SPEECH - DEAFBLINDNESS - 19 OCTOBER 2015

I rise to recognise the dignity and resolve of all people living with deafblindness in Australia and to renew our nation's promise of equality and opportunity for all our citizens.

According to the Australian Deafblind Council, deafblindness is defined as 'a unique and isolating sensory disability resulting from the combination of both hearing and vision loss or impairment which significantly affects communication, socialisation, mobility and daily living'. It is estimated that there are currently over 330,000 Australians with deafblindness, of whom 98 per cent are 65 years or older, and it is projected that by 2050 over one million Australians will be deafblind. They are our sons and daughters, our parents and grandparents, and our friends and neighbours, and we must do all we can to empower them in all aspects of their lives.

I recently met with a deafblind constituent of mine, Mr Carleeta Manser, and was struck by her courage and determination to obtain her fundamental right to full inclusion and participation in our society. The day that she came to see me in my electorate in Seven Hills was very hot, and she explained to me through interpreter that she would love just to be able to go to the pool, but to be able to go to a public pool she needs not only an assistant but also an interpreter just to be with her, as well as how debilitating it is for her to feel trapped. Her husband passed away some years ago, and her situation with regard to being able to get out into the community has simply deteriorated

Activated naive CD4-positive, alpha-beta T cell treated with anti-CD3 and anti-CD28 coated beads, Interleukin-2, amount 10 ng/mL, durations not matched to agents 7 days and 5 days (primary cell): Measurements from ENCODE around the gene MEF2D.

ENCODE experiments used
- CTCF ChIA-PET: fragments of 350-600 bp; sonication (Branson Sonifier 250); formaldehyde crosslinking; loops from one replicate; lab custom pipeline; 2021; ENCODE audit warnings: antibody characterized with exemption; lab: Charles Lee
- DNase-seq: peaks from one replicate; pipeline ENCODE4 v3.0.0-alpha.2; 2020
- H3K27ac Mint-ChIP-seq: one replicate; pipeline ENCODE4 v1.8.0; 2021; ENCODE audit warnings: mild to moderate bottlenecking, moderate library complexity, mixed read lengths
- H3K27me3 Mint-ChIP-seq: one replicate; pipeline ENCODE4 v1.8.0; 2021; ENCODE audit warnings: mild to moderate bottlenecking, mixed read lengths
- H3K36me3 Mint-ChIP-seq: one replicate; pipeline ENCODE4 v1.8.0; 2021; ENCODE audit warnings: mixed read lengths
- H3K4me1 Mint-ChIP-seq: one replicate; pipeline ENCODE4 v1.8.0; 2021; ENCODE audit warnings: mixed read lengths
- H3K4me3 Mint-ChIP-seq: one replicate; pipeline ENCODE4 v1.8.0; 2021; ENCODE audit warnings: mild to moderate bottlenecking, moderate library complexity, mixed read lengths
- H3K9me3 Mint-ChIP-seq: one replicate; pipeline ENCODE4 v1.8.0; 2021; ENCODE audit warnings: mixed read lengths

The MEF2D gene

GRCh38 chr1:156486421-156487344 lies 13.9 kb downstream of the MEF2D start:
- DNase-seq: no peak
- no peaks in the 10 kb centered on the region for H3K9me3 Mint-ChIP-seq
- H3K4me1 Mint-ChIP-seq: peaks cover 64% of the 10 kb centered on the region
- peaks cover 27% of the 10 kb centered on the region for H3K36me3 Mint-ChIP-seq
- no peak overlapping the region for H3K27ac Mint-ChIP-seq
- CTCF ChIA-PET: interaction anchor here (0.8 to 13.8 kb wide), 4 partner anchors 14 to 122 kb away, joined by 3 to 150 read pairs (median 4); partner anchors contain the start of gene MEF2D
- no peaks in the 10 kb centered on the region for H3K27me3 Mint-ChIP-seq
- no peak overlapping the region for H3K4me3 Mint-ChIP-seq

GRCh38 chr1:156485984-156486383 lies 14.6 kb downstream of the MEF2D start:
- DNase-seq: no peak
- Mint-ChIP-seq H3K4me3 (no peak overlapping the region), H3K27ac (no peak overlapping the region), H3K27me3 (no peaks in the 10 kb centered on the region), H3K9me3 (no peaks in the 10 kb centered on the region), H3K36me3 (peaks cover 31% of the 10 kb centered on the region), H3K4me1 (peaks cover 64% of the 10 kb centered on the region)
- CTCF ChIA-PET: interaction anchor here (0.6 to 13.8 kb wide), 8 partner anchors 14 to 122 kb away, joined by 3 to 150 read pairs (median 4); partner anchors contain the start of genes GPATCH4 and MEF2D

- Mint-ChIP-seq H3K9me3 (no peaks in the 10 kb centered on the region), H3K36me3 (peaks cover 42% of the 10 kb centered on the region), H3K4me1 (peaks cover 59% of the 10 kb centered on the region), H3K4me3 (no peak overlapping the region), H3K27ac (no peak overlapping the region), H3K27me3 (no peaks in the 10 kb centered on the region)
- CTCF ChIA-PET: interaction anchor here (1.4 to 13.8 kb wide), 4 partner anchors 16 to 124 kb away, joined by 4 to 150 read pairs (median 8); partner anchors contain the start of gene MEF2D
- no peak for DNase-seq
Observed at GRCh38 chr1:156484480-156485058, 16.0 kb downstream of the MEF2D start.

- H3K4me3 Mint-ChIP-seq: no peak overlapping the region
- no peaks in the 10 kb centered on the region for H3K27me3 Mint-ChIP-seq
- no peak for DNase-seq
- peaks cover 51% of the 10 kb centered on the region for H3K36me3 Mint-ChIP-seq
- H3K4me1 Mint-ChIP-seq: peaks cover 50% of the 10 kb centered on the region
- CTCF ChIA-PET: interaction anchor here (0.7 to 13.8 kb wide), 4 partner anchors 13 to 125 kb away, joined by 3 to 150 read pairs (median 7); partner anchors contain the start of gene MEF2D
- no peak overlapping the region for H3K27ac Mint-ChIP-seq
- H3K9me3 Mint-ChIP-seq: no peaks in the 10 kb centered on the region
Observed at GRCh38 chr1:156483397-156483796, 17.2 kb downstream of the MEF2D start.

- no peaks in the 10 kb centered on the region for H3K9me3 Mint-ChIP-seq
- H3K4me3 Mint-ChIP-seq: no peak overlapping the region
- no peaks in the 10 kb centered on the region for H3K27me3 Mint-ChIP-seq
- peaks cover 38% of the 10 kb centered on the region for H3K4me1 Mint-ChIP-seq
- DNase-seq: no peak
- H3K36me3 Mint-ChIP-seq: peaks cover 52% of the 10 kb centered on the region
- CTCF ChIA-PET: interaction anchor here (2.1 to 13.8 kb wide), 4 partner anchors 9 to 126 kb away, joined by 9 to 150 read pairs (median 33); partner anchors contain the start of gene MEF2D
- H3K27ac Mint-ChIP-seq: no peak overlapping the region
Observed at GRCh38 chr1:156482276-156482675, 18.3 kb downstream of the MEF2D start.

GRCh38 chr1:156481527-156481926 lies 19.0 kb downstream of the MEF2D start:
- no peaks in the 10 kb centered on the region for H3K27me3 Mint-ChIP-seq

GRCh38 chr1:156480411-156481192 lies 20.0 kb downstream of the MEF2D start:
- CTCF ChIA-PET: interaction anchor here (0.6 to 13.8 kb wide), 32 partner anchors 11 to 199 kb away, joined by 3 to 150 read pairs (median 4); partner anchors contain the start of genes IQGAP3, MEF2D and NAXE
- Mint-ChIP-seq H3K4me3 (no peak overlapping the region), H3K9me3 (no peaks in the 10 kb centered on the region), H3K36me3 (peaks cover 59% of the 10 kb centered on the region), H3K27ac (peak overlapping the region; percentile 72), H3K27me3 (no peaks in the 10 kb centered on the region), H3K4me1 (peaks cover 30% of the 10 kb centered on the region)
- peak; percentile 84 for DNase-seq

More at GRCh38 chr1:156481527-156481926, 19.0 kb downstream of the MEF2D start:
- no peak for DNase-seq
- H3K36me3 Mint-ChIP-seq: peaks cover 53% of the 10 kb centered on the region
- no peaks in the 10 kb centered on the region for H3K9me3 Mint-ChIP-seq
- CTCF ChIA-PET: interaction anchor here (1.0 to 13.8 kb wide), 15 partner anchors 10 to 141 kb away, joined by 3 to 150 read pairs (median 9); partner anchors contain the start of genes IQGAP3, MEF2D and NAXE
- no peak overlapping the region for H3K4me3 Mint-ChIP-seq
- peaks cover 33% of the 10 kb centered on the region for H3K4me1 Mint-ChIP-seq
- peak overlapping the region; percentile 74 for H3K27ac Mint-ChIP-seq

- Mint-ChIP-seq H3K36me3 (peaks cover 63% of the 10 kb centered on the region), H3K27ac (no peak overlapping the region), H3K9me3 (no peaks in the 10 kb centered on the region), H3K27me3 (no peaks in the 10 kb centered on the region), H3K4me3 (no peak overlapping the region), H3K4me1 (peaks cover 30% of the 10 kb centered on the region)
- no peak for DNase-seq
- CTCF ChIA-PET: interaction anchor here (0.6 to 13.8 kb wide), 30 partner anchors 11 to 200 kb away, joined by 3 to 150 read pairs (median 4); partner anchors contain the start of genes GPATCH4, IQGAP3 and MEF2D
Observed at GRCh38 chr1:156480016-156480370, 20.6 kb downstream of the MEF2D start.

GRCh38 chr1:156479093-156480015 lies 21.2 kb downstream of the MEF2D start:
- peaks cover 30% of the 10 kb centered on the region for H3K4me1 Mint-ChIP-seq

I share her frustration at our nation's failure to recognise the specific needs of her condition. This has resulted in the continued marginalisation of deafblind people. Indeed, although the United Nations Convention on the Rights of Persons with Disabilities gives recognition to deafblindness as a unique and isolating disability in its own right, for far too long in Australia it has been poorly understood and viewed as simply the combination of vision and hearing loss. What makes it even worse, as Carleeta explained to me, is that, because she cannot talk, people assume that she has a mental disability rather than deafblindness. This just compounds the frustration.

Consequently, Australians who are deafblind have been largely supported by generic or single-sensory disability services which are ineffective in meeting their complex needs. It is worth noting that, in other developed nations such as the United Kingdom, governments provide support to develop specialised and structured advocacy systems to assist with and address the barriers affecting deafblind people in order to maintain their independence and enable community engagement. In contract, here in Australia, despite the enormous promise and potential of the NDIS, the Australian Deafblind Council was moved to note earlier this year:

The Australian Government has not engaged with … the deafblind community … to have access to advocacy services and enable quality standards of service delivery within the NDIS.

If we reflect on these realities, I ask: can we honestly say that as a nation we are meeting our obligation? Can we claim that we are all doing everything we can to give Australians a fair go?